While images of the Iranian people demanding greater transparency and accountability from their government are undeniably moving, if not downright inspiring, press coverage of these spontaneous expressions of democracy reveal the double standards of both the political and media establishment.

June 13, 2009

During the general election last year, then-Sen. Barack Obama and his rival, Sen. John McCain, met in Nashville, Tenn., for a "town hall" format presidential debate. Midway through the proceedings, a woman named Lindsey Trellow asked Obama one of the most cogent questions of the campaign: "Senator, selling healthcare coverage in America as a marketable commodity has become a very profitable industry. Do you believe healthcare should be treated as a commodity?"

Both candidates danced around the issue for a few minutes before debate moderator, Tom Brokaw, muddied the waters with a follow up question of his own. Today, as Congress considers a major overhaul of the healthcare system, this fundamental question is still off limits in political circles and the establishment media.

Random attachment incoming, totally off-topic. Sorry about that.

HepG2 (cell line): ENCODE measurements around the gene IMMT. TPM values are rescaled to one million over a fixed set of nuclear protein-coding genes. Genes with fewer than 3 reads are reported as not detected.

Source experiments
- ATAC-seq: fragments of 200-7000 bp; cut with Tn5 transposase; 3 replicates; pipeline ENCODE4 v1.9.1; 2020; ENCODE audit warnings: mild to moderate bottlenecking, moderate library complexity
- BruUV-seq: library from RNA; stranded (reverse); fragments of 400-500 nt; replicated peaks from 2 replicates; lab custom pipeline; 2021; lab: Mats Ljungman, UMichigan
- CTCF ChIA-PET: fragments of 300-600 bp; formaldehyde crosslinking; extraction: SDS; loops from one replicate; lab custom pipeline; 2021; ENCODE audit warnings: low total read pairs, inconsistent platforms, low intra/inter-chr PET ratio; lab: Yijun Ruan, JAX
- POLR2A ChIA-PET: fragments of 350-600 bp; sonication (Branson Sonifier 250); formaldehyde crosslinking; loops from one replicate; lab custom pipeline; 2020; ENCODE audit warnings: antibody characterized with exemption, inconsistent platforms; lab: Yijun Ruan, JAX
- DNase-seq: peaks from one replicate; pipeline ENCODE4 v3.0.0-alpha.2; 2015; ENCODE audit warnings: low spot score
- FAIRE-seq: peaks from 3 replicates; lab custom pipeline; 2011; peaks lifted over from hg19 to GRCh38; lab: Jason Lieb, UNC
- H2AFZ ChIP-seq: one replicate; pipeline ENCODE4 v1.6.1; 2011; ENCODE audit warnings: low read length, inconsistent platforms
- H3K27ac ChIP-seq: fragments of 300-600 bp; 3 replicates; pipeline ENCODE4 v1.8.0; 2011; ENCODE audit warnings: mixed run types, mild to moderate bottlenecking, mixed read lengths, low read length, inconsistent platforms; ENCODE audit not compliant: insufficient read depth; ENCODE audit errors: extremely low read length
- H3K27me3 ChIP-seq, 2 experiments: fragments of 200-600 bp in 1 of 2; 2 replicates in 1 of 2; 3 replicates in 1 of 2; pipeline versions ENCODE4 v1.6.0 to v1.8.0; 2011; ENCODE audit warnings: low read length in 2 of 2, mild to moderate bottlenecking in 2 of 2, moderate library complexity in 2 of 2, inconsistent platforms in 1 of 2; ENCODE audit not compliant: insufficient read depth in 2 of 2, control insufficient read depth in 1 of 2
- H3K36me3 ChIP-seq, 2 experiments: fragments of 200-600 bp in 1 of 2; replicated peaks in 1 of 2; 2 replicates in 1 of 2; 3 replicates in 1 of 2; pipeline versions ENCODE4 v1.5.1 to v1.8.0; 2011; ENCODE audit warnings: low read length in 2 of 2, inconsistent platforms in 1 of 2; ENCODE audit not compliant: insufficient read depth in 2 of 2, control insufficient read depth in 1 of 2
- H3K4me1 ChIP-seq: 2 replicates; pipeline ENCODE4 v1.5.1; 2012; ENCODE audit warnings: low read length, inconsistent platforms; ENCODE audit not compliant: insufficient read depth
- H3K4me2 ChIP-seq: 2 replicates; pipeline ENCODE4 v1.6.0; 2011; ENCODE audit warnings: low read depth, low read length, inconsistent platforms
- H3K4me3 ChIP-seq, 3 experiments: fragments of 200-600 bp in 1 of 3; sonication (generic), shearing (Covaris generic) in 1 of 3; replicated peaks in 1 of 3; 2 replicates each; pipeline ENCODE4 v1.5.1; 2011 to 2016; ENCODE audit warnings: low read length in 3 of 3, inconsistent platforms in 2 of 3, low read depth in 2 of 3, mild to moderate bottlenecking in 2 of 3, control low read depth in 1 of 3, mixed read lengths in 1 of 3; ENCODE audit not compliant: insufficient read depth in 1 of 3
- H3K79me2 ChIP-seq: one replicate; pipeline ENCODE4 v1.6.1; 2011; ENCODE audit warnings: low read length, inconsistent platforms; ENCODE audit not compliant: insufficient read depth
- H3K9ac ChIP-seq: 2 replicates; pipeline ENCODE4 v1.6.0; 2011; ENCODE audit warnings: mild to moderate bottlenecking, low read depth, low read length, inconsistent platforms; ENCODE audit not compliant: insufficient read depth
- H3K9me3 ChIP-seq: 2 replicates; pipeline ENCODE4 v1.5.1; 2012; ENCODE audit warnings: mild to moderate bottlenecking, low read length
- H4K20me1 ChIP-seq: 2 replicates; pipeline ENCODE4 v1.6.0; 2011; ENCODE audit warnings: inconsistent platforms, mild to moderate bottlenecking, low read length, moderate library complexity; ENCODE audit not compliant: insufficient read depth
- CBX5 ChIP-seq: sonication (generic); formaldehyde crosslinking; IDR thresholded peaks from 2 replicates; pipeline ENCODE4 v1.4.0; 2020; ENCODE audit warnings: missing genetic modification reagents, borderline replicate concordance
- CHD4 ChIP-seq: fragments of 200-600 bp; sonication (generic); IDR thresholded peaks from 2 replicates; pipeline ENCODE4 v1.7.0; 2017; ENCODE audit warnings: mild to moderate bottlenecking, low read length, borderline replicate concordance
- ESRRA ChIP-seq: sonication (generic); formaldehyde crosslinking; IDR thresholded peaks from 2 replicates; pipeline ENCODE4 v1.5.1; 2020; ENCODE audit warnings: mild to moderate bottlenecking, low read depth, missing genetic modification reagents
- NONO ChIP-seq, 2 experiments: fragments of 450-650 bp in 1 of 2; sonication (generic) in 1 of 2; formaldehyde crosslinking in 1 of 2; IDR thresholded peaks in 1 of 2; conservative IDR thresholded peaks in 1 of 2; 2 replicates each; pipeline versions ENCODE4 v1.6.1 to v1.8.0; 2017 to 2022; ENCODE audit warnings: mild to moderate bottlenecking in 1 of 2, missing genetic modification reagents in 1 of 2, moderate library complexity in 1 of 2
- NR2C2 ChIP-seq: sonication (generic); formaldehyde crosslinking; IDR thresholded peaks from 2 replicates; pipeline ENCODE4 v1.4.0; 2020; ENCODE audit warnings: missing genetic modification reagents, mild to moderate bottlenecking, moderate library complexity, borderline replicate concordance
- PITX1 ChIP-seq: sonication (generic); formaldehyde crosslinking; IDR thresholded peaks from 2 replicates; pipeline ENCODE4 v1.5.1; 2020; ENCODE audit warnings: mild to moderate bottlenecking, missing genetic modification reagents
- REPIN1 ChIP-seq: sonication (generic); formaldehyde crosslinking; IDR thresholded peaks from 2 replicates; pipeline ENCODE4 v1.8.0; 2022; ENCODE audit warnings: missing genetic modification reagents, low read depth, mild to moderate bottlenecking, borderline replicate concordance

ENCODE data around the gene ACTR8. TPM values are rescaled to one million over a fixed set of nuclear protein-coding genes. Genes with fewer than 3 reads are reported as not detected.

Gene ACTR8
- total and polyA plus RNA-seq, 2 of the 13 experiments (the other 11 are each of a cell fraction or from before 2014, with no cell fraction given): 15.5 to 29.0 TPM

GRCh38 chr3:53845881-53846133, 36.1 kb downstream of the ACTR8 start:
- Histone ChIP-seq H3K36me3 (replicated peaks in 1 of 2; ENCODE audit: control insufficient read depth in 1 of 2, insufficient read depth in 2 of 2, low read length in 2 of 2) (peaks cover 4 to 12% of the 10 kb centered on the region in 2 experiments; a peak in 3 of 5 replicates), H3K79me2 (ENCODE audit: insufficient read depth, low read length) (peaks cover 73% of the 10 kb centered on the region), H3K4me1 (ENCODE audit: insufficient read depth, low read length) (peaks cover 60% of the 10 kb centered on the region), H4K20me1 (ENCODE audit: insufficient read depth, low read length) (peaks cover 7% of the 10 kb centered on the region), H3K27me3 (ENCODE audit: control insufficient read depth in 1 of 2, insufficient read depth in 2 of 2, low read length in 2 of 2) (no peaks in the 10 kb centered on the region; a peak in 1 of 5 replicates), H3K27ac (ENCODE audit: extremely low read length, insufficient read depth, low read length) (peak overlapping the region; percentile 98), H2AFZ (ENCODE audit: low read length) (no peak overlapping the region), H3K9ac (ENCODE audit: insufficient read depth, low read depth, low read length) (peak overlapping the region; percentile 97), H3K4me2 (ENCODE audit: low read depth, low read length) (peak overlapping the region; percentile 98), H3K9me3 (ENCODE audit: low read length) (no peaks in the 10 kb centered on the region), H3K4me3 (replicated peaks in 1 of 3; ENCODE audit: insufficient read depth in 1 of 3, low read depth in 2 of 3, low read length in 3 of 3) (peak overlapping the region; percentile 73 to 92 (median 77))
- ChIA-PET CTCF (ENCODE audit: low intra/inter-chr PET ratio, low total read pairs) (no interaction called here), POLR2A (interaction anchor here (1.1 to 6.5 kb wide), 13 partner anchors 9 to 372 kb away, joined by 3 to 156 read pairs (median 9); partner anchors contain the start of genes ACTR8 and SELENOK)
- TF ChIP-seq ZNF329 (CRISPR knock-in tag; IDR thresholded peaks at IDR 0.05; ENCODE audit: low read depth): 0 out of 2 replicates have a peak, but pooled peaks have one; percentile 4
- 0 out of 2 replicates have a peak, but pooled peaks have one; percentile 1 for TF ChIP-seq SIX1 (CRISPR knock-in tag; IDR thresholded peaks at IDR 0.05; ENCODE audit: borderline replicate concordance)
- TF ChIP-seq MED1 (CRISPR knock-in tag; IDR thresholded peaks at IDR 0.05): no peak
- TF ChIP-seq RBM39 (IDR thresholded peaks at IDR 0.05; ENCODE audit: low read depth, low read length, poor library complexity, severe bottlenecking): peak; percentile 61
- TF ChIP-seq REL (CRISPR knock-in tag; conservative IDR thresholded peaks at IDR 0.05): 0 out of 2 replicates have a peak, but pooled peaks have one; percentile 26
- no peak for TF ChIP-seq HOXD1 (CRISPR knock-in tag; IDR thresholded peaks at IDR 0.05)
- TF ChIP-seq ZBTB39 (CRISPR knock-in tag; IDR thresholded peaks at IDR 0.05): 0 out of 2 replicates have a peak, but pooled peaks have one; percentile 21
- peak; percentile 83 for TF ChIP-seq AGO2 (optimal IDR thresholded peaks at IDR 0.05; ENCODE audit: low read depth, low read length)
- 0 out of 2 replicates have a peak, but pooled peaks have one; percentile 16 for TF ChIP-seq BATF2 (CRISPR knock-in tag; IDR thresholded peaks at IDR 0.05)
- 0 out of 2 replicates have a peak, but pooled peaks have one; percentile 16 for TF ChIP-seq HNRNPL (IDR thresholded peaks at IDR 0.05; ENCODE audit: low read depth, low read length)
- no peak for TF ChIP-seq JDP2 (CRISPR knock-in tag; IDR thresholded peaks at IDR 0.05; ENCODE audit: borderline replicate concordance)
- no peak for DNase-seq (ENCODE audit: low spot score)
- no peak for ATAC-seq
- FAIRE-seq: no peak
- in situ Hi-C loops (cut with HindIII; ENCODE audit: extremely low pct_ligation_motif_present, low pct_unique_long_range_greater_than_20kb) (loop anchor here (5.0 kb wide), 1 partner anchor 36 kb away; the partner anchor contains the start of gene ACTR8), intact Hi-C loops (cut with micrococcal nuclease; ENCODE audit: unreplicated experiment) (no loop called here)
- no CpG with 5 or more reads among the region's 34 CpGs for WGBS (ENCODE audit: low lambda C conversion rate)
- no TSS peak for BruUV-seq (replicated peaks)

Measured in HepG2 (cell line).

May 30, 2009

I was in Chicago over the Memorial Day weekend attending a meeting and taking advantage of all the Windy City had to offer. Among other things, I happened upon an exhibition of "inspired art for Obama." Titled Officially Unofficial, the show featured posters, prints, photography and video that supported Barack Obama's historic bid for the presidency.

In addition to "official art" produced by the Obama campaign, the exhibition at the Chicago Tourism Center also featured independently produced work that was, in turns, stark and celebratory, whimsical and incisive. Alongside Shepard Fairey's ubiquitous Obama Hope poster and Ron English's Abraham Obama were less-well-known, but equally affective pieces by less-established artists. For instance, one rather disturbing but revealing graphic featured a gun aimed at two bloodied feet, labeled 2000 and 2004 respectively.

May 16, 2009